Group Portrait with Explosives connects the former country of Czechoslovakia with South Armagh in Northern Ireland. Though not areas that one would normally associate with one another, through the vagaries of industrial manufacturing and international trade, an imperceptible link has been made between the two.
The historico-political narratives of these two places are bound together through personal recollections of South Armagh in the late 1970s and early 1980s where I spent much time in childhood. Obsessed with military paraphernalia as a child, I persuaded my father, a trained carpenter, to make me a series of weapons not being produced by toy manufacturers, rendering him, in essence, my personal arms manufacturer. Incidences such as this are contrasted with direct and, in some cases violent, encounters family members had with British security forces at the time.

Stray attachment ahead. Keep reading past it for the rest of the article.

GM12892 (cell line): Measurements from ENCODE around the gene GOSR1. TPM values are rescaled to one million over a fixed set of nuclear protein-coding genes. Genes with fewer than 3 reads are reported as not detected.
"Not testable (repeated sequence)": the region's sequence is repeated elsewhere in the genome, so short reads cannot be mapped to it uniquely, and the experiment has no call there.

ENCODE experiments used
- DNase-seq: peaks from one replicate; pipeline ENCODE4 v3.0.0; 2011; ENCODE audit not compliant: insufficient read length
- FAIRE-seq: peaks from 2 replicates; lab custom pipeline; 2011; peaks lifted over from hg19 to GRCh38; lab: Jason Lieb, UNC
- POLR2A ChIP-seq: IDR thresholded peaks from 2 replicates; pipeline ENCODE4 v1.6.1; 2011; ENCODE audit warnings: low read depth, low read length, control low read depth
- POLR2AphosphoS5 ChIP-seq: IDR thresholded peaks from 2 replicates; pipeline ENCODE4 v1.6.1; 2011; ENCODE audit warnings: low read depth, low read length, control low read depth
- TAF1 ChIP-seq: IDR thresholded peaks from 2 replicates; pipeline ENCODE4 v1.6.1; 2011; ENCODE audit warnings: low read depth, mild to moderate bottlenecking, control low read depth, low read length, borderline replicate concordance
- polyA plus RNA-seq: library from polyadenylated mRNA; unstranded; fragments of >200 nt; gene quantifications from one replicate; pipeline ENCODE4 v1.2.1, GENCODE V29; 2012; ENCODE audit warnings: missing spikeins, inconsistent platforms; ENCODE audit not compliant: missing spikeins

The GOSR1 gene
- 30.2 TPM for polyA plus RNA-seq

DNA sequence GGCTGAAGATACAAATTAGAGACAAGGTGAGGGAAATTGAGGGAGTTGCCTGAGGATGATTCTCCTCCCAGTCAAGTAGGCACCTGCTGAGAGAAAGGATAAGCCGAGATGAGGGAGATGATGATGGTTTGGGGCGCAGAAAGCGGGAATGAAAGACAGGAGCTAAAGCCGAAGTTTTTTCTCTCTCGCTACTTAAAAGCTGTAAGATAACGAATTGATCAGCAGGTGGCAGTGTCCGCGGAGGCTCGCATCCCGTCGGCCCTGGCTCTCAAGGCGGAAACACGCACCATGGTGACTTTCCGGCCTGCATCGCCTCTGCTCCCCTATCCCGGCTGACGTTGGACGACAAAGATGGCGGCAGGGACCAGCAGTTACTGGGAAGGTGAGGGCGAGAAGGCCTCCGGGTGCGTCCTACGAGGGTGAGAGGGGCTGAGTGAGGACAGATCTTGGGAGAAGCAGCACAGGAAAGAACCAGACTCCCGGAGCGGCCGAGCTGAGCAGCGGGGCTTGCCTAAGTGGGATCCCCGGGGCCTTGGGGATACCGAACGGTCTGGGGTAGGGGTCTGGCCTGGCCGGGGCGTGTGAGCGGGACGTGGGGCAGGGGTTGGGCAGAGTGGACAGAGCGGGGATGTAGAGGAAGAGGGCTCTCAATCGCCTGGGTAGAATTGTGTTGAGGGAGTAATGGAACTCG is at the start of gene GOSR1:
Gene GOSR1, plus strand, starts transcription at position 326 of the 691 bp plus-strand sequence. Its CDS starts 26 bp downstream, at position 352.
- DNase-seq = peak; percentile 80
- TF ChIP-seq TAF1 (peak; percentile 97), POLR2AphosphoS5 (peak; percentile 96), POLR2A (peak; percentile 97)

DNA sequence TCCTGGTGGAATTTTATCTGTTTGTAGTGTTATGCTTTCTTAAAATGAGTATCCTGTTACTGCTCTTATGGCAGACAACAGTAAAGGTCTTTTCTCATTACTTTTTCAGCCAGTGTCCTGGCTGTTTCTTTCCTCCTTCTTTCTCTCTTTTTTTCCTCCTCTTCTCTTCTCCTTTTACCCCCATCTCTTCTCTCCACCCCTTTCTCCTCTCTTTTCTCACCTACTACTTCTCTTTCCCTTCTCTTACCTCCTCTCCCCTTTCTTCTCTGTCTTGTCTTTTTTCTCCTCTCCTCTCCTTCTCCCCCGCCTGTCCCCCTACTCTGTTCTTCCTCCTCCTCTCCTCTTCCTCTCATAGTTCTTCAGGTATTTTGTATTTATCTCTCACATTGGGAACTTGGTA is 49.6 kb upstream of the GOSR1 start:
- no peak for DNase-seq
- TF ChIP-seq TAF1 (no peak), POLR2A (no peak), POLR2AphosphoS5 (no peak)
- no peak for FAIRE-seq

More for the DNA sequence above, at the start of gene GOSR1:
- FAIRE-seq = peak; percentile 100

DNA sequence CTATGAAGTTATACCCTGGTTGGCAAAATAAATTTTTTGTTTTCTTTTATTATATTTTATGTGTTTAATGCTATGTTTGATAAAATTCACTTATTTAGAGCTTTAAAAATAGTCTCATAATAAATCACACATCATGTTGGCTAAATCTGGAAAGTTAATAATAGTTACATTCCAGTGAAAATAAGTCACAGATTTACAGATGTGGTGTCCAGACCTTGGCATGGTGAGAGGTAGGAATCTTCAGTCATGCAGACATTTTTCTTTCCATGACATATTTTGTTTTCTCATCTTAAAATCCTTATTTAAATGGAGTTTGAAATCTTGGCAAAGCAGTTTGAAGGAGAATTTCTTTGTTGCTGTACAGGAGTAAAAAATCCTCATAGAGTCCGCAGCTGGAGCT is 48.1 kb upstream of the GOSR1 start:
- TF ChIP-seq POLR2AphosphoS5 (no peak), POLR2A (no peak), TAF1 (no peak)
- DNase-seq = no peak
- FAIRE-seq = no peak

The film follows on from previous works, such as Mine Are of Trouble, which used personal narratives to reflect on complex political scenarios. Functioning as a quasi sequel, Group Portrait with Explosives considers the highly delicate relationship with authorities that people develop in hostile political environments, while simultaneously considering the cause and effect relationship of international trade and politics and the impact it has on seemingly disparate and unconnected regions.